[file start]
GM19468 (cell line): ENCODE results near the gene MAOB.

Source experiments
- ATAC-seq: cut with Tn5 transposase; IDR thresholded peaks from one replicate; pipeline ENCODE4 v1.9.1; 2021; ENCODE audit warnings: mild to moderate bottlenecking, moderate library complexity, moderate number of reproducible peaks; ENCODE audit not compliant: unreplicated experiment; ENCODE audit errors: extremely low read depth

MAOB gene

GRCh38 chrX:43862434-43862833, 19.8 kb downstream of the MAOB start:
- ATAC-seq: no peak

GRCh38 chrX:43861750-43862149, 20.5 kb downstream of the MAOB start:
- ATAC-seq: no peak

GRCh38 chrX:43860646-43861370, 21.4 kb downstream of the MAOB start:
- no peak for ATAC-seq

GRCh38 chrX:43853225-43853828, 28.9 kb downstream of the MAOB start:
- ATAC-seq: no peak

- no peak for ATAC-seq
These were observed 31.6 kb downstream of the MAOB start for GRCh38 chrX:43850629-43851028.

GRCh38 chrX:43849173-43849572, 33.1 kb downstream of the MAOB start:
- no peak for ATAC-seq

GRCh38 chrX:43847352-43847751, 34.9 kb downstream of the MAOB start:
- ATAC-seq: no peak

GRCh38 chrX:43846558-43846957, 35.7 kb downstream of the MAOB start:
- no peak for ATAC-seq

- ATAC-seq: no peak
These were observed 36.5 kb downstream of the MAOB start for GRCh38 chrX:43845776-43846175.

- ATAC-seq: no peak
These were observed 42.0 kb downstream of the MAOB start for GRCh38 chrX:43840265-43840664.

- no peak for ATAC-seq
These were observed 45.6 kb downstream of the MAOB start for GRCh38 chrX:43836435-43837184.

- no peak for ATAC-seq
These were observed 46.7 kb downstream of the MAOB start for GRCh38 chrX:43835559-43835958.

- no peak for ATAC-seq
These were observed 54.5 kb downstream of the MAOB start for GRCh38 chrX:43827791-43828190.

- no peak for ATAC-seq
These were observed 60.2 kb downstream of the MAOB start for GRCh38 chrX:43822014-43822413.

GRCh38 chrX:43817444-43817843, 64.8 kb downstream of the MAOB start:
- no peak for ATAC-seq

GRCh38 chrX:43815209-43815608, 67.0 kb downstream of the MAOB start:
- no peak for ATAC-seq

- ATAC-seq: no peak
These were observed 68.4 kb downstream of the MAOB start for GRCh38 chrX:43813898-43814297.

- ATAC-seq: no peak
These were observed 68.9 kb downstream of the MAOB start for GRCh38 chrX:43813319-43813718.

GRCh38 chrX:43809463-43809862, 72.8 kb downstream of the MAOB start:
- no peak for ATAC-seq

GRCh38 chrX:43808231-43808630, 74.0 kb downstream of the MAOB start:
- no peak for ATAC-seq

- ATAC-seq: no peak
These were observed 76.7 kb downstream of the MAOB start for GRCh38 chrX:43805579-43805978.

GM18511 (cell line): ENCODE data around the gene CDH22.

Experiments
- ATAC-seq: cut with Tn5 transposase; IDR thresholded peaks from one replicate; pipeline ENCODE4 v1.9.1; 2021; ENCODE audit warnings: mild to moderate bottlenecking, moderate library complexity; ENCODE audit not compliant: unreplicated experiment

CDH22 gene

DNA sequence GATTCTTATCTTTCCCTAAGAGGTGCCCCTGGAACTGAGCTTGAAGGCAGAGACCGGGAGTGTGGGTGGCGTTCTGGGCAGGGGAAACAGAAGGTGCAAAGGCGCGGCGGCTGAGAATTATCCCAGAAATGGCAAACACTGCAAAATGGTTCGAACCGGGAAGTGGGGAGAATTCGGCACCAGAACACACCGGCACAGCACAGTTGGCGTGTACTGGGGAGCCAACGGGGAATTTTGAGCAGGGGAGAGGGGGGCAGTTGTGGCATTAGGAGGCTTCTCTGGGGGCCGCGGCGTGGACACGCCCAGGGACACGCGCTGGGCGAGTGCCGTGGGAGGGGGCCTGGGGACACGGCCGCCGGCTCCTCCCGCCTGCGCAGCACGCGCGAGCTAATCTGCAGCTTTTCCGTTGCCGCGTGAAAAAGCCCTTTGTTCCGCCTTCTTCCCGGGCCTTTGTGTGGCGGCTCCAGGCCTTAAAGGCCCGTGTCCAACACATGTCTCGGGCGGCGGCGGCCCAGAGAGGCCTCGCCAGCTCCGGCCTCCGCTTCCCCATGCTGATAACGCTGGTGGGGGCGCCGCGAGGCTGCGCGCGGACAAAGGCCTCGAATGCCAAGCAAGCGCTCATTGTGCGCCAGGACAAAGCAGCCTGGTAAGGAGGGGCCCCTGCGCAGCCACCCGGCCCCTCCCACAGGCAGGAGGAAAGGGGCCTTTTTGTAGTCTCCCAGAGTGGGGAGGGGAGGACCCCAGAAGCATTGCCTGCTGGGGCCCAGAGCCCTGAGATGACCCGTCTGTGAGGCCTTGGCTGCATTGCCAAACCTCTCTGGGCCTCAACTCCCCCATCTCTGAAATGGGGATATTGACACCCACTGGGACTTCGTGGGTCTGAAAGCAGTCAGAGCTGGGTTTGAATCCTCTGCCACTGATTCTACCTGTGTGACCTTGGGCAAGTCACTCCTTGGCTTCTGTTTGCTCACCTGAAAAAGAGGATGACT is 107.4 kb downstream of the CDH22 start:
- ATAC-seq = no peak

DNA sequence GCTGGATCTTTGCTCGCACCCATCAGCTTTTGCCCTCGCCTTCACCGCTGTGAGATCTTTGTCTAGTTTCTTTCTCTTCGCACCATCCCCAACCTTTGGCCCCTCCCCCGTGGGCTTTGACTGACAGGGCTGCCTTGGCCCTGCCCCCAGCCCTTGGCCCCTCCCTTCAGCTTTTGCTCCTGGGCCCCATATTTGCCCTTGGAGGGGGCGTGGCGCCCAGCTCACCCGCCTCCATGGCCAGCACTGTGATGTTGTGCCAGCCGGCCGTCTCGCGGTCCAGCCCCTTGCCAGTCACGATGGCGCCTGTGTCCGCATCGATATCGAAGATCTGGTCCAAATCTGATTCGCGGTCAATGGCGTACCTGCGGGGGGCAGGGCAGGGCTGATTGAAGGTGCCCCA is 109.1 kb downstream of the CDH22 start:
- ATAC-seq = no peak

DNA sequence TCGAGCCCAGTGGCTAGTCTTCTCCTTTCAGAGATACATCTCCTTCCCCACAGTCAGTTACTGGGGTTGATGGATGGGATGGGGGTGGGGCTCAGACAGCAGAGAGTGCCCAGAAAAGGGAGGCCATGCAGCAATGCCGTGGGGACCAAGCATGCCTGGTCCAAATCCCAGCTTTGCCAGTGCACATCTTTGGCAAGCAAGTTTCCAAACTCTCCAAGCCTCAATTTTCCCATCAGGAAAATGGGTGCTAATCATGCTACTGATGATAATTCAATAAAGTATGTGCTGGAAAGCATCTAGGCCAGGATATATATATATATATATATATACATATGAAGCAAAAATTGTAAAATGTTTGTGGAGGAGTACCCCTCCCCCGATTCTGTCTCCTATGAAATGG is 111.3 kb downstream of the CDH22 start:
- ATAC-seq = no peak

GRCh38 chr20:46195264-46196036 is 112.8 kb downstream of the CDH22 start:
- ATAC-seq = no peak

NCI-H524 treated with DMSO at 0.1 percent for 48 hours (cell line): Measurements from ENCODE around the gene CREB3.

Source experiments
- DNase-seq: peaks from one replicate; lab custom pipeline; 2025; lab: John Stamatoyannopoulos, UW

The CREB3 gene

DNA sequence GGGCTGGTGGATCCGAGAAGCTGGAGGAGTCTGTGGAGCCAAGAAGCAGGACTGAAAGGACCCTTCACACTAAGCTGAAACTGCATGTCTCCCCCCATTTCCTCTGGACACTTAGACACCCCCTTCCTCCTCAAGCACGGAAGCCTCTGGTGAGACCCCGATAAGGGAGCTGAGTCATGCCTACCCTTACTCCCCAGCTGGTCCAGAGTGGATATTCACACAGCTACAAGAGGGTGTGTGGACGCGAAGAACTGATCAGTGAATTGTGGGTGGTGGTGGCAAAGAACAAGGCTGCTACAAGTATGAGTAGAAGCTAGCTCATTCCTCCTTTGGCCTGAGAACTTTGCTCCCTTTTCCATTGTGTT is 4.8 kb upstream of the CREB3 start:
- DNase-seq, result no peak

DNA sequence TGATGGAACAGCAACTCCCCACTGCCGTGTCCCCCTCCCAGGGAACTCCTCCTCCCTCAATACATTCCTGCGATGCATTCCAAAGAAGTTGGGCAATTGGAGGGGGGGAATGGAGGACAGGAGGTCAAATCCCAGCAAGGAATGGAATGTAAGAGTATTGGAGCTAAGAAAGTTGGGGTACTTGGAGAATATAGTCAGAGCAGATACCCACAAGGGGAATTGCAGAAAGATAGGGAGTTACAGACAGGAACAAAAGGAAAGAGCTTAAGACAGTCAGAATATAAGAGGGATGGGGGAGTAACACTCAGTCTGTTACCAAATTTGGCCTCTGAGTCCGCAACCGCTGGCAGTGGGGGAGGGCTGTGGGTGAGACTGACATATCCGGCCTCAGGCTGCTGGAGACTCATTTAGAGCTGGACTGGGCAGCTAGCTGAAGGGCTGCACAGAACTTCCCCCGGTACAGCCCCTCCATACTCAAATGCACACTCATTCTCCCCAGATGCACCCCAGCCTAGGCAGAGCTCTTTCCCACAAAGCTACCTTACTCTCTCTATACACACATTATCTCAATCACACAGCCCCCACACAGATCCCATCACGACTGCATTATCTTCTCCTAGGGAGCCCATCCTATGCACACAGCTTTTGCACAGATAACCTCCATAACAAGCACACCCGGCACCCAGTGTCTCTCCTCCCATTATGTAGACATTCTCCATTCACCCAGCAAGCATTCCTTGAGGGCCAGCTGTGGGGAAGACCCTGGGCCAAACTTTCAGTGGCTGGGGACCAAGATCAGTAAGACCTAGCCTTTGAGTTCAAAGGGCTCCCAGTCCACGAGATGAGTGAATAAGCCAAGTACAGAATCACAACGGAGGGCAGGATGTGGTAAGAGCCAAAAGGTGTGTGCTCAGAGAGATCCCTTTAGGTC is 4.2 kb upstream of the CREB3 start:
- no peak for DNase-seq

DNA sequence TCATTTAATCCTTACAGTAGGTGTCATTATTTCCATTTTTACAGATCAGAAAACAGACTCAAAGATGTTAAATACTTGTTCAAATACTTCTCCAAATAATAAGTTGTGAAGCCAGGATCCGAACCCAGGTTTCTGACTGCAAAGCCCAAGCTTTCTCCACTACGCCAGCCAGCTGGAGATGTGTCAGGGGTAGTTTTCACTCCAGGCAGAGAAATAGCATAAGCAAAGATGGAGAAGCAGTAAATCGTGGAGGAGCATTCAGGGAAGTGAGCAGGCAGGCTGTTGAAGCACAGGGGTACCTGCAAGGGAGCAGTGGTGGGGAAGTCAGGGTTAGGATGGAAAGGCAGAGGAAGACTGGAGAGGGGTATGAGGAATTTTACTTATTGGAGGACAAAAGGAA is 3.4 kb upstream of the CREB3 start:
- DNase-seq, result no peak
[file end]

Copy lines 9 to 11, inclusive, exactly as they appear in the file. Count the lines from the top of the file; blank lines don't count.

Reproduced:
GRCh38 chrX:43860646-43861370, 21.4 kb downstream of the MAOB start:
- no peak for ATAC-seq

GRCh38 chrX:43853225-43853828, 28.9 kb downstream of the MAOB start: